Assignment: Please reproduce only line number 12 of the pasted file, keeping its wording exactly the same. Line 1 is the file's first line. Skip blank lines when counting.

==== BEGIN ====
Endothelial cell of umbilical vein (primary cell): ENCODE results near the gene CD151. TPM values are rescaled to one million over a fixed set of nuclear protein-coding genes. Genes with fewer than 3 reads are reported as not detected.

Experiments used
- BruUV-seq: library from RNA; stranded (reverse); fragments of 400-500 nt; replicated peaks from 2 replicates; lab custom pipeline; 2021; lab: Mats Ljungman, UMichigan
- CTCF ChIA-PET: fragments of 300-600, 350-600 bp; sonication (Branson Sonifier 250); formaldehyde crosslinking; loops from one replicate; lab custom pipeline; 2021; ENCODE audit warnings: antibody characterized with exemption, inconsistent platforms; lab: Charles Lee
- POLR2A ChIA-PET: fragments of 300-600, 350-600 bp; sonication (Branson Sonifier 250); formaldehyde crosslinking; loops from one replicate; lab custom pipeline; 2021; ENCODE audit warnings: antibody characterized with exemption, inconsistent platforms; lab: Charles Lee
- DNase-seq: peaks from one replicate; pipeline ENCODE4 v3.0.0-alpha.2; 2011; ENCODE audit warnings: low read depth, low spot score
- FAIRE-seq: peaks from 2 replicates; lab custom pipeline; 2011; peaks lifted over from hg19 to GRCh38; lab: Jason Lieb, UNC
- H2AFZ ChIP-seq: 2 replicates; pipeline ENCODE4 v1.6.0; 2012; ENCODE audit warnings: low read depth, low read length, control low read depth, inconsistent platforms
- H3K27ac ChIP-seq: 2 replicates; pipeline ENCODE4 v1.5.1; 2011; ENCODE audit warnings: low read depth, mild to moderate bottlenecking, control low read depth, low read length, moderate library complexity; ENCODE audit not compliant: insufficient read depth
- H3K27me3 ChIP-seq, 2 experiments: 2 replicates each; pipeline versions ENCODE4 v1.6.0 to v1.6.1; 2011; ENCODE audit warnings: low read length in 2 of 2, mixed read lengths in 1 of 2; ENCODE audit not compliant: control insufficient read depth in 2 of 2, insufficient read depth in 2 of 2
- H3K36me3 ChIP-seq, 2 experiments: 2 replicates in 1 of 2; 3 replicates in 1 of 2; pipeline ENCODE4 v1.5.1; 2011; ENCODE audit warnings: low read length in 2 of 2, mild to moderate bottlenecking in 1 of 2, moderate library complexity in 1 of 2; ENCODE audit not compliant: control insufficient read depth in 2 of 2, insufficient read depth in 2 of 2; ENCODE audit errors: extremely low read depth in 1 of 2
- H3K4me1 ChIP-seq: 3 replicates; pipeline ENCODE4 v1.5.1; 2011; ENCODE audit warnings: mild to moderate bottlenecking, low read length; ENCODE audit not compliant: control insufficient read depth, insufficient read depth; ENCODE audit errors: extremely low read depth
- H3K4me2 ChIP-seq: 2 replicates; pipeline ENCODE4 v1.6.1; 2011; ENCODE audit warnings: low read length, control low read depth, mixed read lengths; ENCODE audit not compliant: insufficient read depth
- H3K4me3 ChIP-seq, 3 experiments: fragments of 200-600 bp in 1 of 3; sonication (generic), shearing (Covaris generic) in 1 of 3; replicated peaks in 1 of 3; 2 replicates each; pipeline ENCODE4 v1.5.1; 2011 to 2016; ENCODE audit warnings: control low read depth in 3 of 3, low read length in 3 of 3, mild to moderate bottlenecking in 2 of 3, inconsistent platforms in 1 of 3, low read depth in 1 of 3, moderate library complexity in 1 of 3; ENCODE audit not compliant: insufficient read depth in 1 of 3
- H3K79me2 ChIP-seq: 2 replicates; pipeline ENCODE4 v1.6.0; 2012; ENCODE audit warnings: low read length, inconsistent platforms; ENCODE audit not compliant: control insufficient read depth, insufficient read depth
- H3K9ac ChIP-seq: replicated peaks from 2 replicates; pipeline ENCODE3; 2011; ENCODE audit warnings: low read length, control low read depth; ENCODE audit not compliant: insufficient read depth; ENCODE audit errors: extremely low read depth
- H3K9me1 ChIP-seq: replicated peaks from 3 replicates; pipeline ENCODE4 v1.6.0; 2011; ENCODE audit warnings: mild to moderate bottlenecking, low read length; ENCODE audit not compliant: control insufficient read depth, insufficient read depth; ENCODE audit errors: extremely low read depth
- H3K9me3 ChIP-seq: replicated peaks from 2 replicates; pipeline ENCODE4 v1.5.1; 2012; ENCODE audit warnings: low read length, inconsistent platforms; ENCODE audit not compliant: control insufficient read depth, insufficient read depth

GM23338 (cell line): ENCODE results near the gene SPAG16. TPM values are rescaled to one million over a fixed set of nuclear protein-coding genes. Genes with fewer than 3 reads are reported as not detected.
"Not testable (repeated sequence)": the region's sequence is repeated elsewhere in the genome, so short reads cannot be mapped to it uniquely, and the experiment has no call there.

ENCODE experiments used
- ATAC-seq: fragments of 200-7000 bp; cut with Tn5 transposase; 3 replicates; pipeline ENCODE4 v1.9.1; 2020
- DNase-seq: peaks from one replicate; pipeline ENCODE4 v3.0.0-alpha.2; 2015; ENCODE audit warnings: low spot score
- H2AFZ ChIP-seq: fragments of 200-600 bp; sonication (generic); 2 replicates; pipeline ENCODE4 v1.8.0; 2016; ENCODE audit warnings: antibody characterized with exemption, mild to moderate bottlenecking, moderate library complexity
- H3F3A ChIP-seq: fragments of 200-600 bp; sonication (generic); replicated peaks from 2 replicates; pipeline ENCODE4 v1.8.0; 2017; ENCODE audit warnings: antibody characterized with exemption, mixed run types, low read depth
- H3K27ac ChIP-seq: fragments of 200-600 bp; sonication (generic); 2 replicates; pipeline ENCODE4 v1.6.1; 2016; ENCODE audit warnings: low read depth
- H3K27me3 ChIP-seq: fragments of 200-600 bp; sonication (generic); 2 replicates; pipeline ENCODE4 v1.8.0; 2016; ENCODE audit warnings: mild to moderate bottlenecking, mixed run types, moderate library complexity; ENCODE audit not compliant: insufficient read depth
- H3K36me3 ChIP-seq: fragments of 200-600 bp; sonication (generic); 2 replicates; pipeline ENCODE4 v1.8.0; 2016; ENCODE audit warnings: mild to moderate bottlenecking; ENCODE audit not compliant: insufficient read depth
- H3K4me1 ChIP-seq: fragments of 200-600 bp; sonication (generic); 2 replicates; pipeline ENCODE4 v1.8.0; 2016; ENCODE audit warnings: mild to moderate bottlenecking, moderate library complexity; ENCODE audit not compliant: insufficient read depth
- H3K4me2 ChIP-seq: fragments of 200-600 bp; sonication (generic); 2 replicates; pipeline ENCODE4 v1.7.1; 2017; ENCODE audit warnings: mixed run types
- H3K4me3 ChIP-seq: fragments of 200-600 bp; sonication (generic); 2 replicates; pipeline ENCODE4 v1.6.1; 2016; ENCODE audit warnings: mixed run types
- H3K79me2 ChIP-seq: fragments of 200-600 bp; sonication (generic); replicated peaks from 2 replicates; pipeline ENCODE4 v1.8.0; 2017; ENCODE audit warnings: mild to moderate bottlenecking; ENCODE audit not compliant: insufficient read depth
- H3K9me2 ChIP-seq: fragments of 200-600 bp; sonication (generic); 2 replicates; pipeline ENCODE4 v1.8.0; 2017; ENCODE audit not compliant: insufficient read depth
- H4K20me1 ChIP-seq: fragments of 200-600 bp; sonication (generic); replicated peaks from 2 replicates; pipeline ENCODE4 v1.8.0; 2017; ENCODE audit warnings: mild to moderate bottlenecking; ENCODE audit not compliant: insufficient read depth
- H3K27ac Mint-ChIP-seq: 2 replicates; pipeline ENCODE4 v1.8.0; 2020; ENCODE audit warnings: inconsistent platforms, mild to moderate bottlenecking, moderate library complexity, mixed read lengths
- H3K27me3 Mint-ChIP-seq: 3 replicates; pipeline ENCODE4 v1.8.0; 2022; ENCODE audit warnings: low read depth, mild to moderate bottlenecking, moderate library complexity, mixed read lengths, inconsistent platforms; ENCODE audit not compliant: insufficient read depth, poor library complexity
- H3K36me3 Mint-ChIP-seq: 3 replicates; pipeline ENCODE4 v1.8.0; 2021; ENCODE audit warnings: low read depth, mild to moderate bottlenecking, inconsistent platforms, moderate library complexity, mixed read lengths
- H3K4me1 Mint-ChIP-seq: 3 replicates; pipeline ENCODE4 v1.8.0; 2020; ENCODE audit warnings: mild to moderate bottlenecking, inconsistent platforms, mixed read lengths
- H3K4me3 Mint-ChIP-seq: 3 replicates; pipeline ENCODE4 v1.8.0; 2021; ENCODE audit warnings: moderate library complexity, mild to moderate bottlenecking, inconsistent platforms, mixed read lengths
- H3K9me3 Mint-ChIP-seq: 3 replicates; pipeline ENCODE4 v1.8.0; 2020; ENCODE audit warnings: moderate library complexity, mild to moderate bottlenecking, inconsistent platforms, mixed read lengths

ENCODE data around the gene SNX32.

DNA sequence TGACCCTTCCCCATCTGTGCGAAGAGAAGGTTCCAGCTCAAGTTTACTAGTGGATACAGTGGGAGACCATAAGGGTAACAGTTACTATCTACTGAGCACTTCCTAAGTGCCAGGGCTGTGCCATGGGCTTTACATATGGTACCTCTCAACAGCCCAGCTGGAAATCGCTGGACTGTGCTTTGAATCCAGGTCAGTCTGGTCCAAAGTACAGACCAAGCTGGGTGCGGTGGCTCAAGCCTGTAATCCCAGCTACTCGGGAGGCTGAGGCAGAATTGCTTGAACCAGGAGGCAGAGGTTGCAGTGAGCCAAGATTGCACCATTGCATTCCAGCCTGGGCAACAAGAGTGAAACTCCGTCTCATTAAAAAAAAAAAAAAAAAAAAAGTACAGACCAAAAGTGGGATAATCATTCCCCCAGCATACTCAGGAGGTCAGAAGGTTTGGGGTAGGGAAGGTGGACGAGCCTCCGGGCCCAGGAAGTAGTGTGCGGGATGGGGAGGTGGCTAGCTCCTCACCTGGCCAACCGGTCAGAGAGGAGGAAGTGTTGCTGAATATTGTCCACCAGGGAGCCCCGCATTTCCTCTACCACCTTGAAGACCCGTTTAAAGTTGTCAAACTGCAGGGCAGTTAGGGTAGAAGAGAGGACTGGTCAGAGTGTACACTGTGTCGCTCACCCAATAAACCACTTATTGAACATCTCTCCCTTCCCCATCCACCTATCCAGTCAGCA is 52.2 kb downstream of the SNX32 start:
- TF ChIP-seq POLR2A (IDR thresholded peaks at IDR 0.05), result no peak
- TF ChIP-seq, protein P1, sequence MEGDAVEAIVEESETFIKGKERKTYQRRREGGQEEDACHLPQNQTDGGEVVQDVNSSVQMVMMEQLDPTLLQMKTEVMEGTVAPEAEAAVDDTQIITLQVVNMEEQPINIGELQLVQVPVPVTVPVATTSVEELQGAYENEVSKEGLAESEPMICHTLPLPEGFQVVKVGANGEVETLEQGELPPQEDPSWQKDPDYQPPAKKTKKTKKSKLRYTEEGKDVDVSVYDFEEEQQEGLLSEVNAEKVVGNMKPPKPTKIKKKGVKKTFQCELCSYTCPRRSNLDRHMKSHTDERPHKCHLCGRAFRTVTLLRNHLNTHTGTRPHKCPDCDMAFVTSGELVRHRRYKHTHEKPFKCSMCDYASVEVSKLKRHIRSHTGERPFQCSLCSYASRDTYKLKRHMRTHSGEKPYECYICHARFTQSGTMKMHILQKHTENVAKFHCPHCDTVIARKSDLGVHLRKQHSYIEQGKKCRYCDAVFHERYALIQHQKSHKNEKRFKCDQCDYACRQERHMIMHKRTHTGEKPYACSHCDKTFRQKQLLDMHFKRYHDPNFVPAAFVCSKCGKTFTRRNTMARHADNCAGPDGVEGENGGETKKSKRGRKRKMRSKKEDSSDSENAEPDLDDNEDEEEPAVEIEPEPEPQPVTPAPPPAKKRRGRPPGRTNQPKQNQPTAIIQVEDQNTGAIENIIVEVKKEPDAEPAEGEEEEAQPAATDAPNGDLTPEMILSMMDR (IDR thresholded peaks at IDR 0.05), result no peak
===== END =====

- H3K4me1 ChIP-seq: 3 replicates; pipeline ENCODE4 v1.5.1; 2011; ENCODE audit warnings: mild to moderate bottlenecking, low read length; ENCODE audit not compliant: control insufficient read depth, insufficient read depth; ENCODE audit errors: extremely low read depth